CPAC Hearing, Washington, D.C.: A Personal Account
May 6, 2010 | by Elizabeth Bartman
AIA First Vice-President, Elizabeth Bartman's personal account of the meeting
The State Department’s Cultural Property Advisory Committee (CPAC, not to be confused with the better-known CPAC or Conservative Political Action Committee) met on May 6, 2010, to consider renewing the Memorandum of Understanding (MoU) signed by the U.S. and Italy in 2001 and extended in 2006. The committee had already held an interim review of the MoU in November, 2009 (for a first-person account by Sebastian Heath, VP for Professional Responsibilities, and more details of the contents of the Memorandum click here); thus, many of the speakers and their positions were already familiar. I was a newbie and approached the entire event with both excitement and trepidation; the following is a report of my experience:
Individuals who want to speak at a CPAC hearing must make a formal request, which I did promptly when the announcement of the hearing was made in April so that I would be assured of a space (the room in which the committee meets is rather small and just two hours were scheduled for the morning hearing). In order to speak, one must send a letter to the Committee (the text of my letter follows), but it is advisable during the five minutes allotted to speak not simply to read from the letter. I formed part of an informal delegation from the AIA that supported renewal of the MoU; we knew that opposition would come from the museum world and, particularly, from coin collectors and dealers, as one of the primary issues that the Committee was debating is whether to give protection to coins—that is, to include ancient coins as one of the classes of artifacts whose import into the United States is restricted.
After passing through a metal detector, we were ushered upstairs to a conference room furnished with a large table around which sat the 11-member committee. Each had a binder several inches thick, easily holding 500 pages—presumably research, legal opinions, and correspondence, along with our previously sent letters. Chairs for speakers and a number of observers were arranged around the perimeter of the room. In their turn the speakers were called to sit at the head of the table, to address the group and answer questions.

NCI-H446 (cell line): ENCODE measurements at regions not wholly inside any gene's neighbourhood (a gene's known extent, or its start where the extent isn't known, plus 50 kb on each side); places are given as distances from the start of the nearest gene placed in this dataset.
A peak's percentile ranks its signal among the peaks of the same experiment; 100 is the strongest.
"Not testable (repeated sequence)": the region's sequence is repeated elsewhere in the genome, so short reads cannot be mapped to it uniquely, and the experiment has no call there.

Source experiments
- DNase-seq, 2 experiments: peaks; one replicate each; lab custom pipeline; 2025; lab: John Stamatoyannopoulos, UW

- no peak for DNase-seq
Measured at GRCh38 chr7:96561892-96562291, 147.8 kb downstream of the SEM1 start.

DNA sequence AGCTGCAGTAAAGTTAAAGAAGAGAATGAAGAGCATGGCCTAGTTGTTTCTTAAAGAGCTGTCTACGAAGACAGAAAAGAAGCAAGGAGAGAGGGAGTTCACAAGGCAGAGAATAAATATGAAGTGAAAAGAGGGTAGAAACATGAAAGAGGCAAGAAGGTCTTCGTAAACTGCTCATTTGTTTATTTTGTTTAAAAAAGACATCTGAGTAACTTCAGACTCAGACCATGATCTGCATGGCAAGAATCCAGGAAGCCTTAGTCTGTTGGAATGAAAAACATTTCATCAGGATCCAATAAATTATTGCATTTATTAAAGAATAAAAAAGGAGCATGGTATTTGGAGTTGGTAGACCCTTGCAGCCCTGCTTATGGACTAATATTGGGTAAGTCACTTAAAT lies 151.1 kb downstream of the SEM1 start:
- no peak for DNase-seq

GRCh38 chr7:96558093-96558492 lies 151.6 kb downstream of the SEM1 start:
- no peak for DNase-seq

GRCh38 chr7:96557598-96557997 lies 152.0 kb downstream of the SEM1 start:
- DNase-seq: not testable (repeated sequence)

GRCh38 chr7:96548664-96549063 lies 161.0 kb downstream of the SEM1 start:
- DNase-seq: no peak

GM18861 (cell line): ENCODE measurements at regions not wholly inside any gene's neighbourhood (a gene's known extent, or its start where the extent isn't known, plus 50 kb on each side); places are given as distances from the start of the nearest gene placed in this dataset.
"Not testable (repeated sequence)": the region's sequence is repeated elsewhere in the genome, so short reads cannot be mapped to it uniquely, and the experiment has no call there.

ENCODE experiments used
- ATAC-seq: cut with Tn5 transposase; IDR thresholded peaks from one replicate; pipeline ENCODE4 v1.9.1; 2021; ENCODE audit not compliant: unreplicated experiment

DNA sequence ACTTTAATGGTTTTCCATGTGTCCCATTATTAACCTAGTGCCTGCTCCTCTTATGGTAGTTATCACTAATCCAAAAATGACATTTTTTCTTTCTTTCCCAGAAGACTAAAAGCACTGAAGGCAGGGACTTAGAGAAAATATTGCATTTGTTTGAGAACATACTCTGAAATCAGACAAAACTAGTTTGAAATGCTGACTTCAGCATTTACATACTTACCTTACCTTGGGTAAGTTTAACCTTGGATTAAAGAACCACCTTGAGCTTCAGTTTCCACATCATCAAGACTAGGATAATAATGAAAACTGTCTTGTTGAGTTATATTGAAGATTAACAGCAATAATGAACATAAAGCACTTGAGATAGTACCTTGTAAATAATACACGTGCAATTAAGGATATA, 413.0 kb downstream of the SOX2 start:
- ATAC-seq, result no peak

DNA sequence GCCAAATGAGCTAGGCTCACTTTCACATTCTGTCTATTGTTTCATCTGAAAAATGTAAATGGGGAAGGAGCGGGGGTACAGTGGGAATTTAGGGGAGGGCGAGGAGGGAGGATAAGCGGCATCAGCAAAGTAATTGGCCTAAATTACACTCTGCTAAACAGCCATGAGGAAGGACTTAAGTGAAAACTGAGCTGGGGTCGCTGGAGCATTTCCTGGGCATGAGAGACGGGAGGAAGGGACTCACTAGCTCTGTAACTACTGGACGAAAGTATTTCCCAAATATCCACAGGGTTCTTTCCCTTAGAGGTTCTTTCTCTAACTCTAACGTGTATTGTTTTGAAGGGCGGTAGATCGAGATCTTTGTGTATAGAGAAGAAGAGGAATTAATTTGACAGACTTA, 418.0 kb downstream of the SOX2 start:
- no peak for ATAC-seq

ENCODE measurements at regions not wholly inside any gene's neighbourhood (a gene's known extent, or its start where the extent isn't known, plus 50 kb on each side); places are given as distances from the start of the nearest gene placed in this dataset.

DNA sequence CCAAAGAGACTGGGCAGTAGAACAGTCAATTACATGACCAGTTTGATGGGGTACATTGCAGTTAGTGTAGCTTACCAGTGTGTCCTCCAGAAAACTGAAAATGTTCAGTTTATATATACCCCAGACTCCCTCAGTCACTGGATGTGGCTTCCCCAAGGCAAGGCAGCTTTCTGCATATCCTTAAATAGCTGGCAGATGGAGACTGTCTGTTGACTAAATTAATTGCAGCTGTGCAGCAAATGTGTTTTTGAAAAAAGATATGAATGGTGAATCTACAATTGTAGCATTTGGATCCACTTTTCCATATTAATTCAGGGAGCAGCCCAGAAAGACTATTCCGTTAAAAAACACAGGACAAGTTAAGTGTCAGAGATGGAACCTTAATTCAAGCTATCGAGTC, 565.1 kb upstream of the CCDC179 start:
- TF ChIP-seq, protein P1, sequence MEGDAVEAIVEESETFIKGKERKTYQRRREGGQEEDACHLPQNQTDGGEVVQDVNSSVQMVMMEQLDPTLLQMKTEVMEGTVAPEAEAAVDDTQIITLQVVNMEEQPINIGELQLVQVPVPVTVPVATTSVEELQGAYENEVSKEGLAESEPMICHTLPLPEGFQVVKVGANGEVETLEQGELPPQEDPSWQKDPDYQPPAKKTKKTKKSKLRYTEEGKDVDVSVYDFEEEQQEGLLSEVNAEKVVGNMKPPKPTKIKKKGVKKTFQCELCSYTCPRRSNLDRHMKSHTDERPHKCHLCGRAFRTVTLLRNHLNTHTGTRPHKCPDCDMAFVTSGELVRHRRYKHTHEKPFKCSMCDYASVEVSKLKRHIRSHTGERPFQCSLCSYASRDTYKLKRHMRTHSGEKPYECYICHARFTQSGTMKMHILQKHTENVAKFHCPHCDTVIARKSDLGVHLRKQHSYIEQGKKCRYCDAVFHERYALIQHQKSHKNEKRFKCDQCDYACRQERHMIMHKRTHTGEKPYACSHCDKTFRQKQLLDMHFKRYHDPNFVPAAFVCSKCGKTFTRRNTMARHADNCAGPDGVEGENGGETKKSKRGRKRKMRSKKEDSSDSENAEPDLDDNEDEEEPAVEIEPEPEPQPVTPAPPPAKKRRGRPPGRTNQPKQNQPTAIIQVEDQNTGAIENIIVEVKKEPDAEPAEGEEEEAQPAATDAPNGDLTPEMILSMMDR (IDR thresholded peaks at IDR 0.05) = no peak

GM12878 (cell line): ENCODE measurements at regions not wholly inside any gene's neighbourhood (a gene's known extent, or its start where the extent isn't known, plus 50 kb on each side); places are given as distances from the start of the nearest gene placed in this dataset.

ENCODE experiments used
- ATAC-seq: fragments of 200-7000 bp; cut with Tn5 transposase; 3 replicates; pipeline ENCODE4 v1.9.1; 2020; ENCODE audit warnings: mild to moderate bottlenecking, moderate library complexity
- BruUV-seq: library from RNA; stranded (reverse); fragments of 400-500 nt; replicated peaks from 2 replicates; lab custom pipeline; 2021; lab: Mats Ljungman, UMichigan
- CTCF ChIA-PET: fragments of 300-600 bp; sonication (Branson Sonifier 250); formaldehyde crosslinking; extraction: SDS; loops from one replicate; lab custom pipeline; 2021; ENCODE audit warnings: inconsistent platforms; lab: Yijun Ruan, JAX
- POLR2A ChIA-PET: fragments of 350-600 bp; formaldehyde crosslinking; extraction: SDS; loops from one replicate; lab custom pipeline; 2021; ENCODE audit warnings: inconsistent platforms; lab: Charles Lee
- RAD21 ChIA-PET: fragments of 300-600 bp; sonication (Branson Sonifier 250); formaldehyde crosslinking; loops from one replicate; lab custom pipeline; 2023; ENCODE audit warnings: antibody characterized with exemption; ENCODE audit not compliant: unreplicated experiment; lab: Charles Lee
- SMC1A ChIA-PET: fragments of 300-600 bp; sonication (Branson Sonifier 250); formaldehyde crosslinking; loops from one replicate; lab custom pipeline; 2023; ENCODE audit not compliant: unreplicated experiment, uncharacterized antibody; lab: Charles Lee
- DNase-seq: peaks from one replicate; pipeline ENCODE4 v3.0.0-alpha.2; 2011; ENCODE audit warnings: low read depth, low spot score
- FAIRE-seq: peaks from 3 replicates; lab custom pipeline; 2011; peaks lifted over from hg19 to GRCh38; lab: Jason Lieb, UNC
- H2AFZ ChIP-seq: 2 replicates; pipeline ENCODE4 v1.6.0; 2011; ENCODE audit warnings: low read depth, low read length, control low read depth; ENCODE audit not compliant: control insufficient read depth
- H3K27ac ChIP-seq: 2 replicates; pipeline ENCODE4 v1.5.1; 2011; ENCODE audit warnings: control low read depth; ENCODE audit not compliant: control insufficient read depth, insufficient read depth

Up first was Stefano de Caro, General Director for Antiquities within the Italian Ministry of Culture and a proponent of extending the MoU. As the MoU requires Italy to take action against the looting that brings antiquities to the market, he spoke about the Italian efforts in this respect: among them is improved cartography and aerial surveillance—a favorite tool of the Italian tax authorities as well—to locate clandestine digging. The Italian authorities have had some success in halting looting: some 50,000 artifacts and 30,000 coins were seized last year. Alex Nyerges, Director of the Virginia Museum of Fine Arts and a Trustee of the American Association of Museum Directors (AAMD), followed de Caro; it is fair to say that his agenda is to extend the period of long-term loans of Italian objects to American museums—one of the terms of the MoU—from four to ten years. He also claimed that very few American museums have benefited from the Italian pledge to make more loans of top-quality objects. A slew of coin aficionados then spoke, some with more emotion than reason. Certainly the description by Douglas Mudd, curator at the American Numismatic Association, of hoards of ancient coins with dirt still clinging to them was frightening—not only because of the obvious implications of recent looting but also the clear flaunting of U.S. Customs and Department of Agriculture bans on the import of soil and plant material.